Think about this for a moment. Why do credit unions exist? I know that’s a big question, so here’s a big answer: to function as a collective of resources (financial and physical) that benefit a shared interest group. In other words, credit unions should exist to serve as an engine of the local economy by providing affordable access to tools that aren’t readily available elsewhere or to a single organization or individual. Or put even more simply, credit unions exist to level the playing field for the little guy – to ensure that local businesses don’t lose their slice of the (pizza) pie to the big national chains.
This fundamental dynamic was true a century ago, and it’s still true today. The purpose of the community financial institution is the same; the tools and commodities required for businesses and individuals in the community have changed. And if you happen to have the owner of a pizza restaurant (or virtually any other business) as a member, their required tools for success now include cutting edge technologies (mobile apps, mobile payments, mobile CRM, mobile cash registers, etc.).
Some credit union executives will scratch their heads and wonder what the point is. After all, credit unions offer checking accounts and member business loans, not technology solutions. Others will recognize that local economies are changing and, therefore, the definition of leadership in the local economy is changing. The role of the community financial institution is being rewritten by technology and so too are the products/services it must supply to function as an actual engine of the community economy.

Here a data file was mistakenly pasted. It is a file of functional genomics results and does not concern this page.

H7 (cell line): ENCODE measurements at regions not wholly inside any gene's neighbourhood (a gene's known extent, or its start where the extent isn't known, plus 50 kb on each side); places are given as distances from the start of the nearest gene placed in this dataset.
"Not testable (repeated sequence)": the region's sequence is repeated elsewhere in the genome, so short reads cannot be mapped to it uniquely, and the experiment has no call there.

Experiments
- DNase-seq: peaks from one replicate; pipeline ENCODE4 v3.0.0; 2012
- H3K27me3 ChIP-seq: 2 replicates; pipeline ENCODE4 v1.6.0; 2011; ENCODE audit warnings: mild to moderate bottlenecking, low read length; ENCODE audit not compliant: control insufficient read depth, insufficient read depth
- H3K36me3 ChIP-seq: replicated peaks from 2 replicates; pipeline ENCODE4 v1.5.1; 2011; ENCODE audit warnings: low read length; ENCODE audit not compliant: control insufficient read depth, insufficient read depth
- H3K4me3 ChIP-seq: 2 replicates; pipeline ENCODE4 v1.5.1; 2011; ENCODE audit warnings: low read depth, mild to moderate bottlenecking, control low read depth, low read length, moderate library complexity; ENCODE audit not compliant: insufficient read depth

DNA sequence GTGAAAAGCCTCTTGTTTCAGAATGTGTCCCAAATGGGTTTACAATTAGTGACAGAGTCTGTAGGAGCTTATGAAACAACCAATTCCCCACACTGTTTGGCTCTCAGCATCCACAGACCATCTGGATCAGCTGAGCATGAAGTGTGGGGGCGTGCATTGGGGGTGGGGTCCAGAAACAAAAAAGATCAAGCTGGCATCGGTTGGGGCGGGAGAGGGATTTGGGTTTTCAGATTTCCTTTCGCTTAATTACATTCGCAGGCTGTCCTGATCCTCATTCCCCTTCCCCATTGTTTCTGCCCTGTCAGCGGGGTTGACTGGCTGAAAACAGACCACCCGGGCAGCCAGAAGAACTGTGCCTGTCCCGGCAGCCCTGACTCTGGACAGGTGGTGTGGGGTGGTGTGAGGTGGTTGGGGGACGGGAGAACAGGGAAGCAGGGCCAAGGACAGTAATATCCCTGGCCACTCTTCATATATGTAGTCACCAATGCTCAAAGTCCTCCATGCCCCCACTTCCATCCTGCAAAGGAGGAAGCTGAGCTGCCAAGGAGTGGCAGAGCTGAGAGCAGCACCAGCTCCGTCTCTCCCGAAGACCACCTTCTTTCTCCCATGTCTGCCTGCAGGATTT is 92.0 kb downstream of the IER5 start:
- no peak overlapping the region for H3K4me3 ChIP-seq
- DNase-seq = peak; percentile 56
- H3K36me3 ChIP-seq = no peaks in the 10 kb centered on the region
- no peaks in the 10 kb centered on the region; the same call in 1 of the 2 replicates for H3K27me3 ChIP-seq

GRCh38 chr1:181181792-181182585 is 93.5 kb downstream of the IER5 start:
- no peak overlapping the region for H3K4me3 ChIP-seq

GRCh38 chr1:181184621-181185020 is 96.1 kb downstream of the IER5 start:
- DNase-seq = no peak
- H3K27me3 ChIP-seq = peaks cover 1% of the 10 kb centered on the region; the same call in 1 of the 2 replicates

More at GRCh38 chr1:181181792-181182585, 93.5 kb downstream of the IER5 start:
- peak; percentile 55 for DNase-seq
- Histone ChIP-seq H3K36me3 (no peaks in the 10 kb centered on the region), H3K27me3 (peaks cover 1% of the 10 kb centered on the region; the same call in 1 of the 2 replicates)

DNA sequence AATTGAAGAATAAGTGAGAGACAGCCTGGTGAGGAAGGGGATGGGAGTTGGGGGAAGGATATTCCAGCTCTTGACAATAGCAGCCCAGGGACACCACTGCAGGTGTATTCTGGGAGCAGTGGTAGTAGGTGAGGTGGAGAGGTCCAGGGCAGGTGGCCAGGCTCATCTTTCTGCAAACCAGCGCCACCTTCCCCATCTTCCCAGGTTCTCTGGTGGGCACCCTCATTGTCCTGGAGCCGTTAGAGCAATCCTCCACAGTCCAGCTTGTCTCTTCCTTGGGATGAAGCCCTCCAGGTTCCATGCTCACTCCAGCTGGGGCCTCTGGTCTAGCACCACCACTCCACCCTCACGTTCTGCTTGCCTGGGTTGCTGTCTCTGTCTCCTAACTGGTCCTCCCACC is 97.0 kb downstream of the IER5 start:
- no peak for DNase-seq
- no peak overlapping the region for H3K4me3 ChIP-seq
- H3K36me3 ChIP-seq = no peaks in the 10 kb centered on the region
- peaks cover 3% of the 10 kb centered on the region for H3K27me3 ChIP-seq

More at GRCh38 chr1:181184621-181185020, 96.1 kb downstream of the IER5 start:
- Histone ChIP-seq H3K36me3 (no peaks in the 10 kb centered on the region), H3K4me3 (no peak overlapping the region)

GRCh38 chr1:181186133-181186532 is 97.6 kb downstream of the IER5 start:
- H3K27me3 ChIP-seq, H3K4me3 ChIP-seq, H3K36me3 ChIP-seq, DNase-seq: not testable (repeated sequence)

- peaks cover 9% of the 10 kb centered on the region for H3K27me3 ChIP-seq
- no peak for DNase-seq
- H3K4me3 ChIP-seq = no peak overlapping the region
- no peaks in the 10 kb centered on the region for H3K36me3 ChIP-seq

I had the privilege of participating in two merchant focus groups recently, one in Colorado and one in Utah. The premise was simple. Credit unions invited local merchants to preview a technology platform that they’re rolling out that can, among other things, equip each merchant with their own fully branded, world-class mobile app. This includes mobile payments, prepaid balances, rewards programs, electronic gift cards – the whole shebang.
The locations were different, but the results were the same. These credit unions discovered that many of their local merchants are paying more – to companies they don’t really know – and getting less. In a word, the idea of getting great, affordable financial technology from a trusted local partner like their credit union got these business owners excited.
Technology ’s recasting of the trajectory for community financial institutions will provide a convenient moment of reawakening for credit unions and their fundamentals as collectives for community economies – that is, if credit unions are willing to seize the moment. The champions of tomorrow’s credit unions will realize today (or hopefully realized yesterday) that the technology challenges currently faced by local businesses represent nothing but opportunity – opportunity for the credit union, opportunity for the businesses, and opportunity for the resurgence of local economic collaboration as a whole. Sooner rather than later, I hope to write a follow-up to this article called “Credit Unions and the Rebirth of Good Pizza.”